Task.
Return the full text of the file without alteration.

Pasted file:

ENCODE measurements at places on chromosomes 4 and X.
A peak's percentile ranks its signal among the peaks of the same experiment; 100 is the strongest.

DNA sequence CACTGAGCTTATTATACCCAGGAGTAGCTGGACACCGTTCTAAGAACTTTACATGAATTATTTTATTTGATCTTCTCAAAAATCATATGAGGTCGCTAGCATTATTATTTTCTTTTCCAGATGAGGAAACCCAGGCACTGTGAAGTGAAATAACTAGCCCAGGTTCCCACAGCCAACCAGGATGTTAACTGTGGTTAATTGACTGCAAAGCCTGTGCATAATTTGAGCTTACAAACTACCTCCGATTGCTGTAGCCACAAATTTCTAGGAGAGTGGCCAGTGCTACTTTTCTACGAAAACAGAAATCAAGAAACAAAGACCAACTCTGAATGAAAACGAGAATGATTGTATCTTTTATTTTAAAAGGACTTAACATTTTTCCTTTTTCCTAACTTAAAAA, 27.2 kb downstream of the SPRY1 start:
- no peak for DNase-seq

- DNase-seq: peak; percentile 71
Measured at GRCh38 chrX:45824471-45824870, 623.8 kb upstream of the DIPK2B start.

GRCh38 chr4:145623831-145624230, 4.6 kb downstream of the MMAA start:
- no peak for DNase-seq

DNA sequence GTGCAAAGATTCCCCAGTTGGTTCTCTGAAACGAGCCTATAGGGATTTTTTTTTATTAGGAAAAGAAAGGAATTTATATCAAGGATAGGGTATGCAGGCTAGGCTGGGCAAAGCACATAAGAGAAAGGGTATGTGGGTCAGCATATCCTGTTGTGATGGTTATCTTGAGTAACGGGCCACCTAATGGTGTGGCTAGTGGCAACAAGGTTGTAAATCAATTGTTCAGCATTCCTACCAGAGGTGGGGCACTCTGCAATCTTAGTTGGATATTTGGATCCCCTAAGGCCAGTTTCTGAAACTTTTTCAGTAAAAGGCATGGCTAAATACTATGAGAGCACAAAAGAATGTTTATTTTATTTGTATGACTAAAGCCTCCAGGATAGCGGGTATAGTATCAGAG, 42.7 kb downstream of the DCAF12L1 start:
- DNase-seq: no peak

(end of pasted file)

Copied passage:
ENCODE measurements at places on chromosomes 4 and X.
A peak's percentile ranks its signal among the peaks of the same experiment; 100 is the strongest.

DNA sequence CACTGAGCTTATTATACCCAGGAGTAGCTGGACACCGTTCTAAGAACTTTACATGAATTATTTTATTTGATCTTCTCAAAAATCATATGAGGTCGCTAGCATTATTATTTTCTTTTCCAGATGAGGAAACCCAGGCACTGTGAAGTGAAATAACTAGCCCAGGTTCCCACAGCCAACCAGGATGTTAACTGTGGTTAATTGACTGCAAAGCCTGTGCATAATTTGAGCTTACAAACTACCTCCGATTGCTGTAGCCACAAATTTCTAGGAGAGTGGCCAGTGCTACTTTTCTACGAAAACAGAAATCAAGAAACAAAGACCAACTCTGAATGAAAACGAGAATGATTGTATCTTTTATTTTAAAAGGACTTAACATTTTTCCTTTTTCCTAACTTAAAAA, 27.2 kb downstream of the SPRY1 start:
- no peak for DNase-seq

- DNase-seq: peak; percentile 71
Measured at GRCh38 chrX:45824471-45824870, 623.8 kb upstream of the DIPK2B start.

GRCh38 chr4:145623831-145624230, 4.6 kb downstream of the MMAA start:
- no peak for DNase-seq

DNA sequence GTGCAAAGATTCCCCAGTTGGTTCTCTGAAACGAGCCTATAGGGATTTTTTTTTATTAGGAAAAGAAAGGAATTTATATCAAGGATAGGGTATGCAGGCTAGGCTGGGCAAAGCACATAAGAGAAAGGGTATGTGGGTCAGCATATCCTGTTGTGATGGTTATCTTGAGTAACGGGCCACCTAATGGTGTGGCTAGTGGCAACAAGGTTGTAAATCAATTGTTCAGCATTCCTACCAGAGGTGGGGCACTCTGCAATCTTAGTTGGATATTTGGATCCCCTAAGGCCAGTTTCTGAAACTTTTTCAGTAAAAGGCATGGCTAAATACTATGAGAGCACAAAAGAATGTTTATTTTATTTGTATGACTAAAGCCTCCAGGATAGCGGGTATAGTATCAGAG, 42.7 kb downstream of the DCAF12L1 start:
- DNase-seq: no peak